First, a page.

Soon after I began to abandon legalism, I probably ceased being a fundamentalist, because a big part of fundamentalism is an attitude of denunciation of, and non-cooperation with, other Christians, and I began to lose that attitude. I was more properly an evangelical. Evangelicals can be thought of as fundamentalists without the attitude.
Theologically, evangelicals come in a wide range of flavors, but the commitment that most consistently represents evangelicals is inerrancy--the belief that the original manuscripts that make up the Bible are God's word without error. What inerrancy means varies among evangelicals. The most comprehensive inerrantists believe that every word of the Bible is inspired by God and that there are no discrepancies. Even minor comments on history or science are 100% inspired by God, and therefore true.
To this point, all my conclusions are consistent with the evangelical view. The final basis of my conclusions is the Bible as the inerrant authority. However, I parted with the strictest inerrantist in several ways. Due to my studies in prophecy, I respected literary devices for what they were. Metaphor is metaphor, apocalyptic is apocalyptic, and parables are parables.
In addition, I had come to understand wisdom literature better. For example, The Book of Proverbs is not a collection of "Promises of the Bible," but common sense wisdom. In my use and study of the Bible, I gravitated to biblical theology over systematic theology, and I abandoned proof-texting in favor of contextual study.
An interesting development of the doctrine of inerrancy is the emphasis in commentaries on resolving apparent scriptural discrepancies. The apparent discrepancies can be between a scripture and science, between scripture and history, or between two scriptural passages. A number of entire books were produced to address and resolve these discrepancies. Many considered a proven discrepancy to be faith-shattering, but such would not have shaken me unless it involved something like the resurrection.
My conclusions on Genesis were not necessarily at odds with a broad inerrantist view, if genre is considered. But they are a problem for Paul in the New Testament, who accepted the fall of Adam as historical and constructed his view of original sin upon it. For Paul's doctrine to be based on a grave error of interpretation is irreconcilable to an inerrantist view, and the implications are tremendous.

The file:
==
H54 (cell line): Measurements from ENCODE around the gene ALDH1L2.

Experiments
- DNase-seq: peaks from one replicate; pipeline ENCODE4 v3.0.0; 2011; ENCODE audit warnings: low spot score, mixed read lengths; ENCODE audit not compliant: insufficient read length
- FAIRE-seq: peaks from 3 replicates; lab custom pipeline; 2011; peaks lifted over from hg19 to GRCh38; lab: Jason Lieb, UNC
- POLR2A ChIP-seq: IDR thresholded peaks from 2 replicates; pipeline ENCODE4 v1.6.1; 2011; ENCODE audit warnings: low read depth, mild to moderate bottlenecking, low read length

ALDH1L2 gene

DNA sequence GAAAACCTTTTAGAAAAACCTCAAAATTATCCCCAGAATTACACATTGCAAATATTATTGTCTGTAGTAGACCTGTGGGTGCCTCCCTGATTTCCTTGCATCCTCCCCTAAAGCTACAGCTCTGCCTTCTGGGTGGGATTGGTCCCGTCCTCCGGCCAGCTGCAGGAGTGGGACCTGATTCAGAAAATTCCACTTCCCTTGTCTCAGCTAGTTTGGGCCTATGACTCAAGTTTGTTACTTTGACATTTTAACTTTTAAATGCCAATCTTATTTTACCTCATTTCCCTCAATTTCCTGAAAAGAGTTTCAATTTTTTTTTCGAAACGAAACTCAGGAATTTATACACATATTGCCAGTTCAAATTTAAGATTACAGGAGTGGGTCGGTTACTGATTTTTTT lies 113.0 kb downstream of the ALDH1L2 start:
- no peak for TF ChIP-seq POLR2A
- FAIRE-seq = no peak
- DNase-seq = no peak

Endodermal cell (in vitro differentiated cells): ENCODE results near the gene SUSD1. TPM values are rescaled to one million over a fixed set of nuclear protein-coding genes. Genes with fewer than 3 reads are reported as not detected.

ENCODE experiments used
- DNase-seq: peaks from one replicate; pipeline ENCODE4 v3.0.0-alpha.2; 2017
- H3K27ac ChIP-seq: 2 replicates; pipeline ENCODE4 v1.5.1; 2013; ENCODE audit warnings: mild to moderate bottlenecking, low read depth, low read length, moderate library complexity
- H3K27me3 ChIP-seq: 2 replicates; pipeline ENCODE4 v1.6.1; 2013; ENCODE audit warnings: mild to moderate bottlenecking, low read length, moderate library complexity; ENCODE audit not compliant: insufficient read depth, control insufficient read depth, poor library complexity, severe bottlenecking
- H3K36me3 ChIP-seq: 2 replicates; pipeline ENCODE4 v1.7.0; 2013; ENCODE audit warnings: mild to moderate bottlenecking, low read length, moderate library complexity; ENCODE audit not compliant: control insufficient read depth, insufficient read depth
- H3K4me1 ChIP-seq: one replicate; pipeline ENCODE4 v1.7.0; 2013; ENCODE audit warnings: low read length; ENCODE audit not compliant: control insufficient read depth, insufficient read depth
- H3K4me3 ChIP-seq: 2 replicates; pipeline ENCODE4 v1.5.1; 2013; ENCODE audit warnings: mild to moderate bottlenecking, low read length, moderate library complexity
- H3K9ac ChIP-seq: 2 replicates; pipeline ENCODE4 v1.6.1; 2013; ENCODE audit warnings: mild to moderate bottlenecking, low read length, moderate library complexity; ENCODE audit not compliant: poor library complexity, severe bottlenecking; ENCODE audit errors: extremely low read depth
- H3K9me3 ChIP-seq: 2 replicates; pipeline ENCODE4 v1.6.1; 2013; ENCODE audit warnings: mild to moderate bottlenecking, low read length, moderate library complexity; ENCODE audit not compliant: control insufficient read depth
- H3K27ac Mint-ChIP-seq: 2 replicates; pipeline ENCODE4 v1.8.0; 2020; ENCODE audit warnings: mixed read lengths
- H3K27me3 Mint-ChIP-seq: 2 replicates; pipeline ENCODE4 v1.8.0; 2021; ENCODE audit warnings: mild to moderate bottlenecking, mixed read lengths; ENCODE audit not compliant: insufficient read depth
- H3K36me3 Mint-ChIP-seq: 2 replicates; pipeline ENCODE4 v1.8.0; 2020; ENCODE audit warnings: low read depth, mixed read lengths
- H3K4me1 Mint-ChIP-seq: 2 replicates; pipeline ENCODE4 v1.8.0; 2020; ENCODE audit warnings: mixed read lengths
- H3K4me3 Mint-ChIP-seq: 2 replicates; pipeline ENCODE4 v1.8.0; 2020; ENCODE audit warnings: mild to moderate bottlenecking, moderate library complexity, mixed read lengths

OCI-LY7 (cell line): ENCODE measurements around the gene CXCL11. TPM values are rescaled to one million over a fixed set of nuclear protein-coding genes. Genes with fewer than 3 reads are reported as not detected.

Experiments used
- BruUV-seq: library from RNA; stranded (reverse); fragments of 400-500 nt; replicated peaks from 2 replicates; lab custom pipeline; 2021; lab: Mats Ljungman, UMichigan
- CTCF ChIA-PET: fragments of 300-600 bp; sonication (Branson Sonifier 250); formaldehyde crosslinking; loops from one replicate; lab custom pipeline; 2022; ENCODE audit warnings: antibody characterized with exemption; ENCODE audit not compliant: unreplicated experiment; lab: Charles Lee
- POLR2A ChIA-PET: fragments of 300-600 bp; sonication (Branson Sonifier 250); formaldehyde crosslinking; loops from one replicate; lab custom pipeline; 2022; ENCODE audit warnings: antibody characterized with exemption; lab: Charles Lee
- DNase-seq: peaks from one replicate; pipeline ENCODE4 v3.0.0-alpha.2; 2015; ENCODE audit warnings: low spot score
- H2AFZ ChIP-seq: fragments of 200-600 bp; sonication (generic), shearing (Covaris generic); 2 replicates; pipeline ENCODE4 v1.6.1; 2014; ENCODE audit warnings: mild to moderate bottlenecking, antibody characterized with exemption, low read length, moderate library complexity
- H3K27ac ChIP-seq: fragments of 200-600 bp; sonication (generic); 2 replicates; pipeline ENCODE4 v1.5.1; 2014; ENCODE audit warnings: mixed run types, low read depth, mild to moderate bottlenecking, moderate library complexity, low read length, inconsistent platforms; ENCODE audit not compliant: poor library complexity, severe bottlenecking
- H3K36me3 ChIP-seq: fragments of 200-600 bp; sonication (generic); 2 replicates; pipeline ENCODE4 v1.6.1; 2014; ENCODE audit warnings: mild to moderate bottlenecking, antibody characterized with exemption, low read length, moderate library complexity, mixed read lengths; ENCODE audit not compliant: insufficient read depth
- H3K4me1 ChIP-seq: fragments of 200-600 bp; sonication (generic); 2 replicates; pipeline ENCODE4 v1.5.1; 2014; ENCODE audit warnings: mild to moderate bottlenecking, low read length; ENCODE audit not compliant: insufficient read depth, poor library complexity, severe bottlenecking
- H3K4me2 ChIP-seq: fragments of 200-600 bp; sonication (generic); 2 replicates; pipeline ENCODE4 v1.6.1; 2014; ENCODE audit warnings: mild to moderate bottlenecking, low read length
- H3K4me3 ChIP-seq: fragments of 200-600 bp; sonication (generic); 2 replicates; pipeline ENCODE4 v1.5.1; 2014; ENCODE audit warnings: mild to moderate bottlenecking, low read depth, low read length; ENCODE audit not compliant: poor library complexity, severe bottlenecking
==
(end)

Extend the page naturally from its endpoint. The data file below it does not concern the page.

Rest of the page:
In the 1970s, some evangelicals suggested a broader view of biblical authority than strict inerrancy and created a crisis within the movement. Evangelicals wrote on both sides, but mostly in defense of inerrancy. In the minds of many, Christianity was at stake. I was involved in other issues at the time and did not follow the discussion closely. In fact, I assumed the inerrant position to be correct, and it was not until after my Genesis study that I tuned in. I began reading in late 1994 and found the more persuasive argument to be against inerrancy.
I found a new appreciation for the human element in writing the Bible. I now saw the Bible as a wonderful, progressive collection of human insights about God based on various degrees of inspiration, culminating in the clearest understanding of God in the person of Jesus. Perhaps the more important practical results were my reduced emphasis on creedalism, and an even greater interest in biblical theology over systematic theology.
There was one other result. My new understanding of the creation stories led directly into a personal crisis, but it did not occur at once. The loss of the creation stories as historical, and the attendant possibility that man may have evolved from lower forms of life might have impacted my view of man as a spiritual being who could interact with God, but it did not.
But my views of salvation, based on Paul's understanding of the fall of Adam and original sin, required adjustment. My first urgent problem was to recover from the shock and spiritual vertigo resulting from the implications that Paul got it wrong, when what he wrote in the Bible should be inerrant. Thus my studies in inerrancy. I approached the subject of inerrancy with dread, but hoping for a way back to certainty. There was none, although the answers I found were sufficient to halt my free fall in regard to the Bible.
My second issue concerned the loss of Paul's doctrine of the fall and original sin. Without that foundation, how do we explain man's separation from God and the presence of evil in man? And what is nature of salvation? From what are we saved if it is not original sin?
These reflections led shortly to a resurgence of the problem of evil: God is either able to eliminate evil, but does not care; or God wishes to eliminate evil, but is unable. God's granting of free will to Adam and man's responsibility for his own sin through Adam were supposed to be the answer to those who proposed the problem of evil. But if the fall of man in Adam never occurred, the problem of evil stared me right in the face.
I could not imagine God as uncaring about evil, so the fear that gripped me was that God was insufficiently powerful to vanquish evil. If he were not all-powerful, what else had I misunderstood about him? Was he not eternal? Was he not above and outside the universe? Was he not the origin of all things?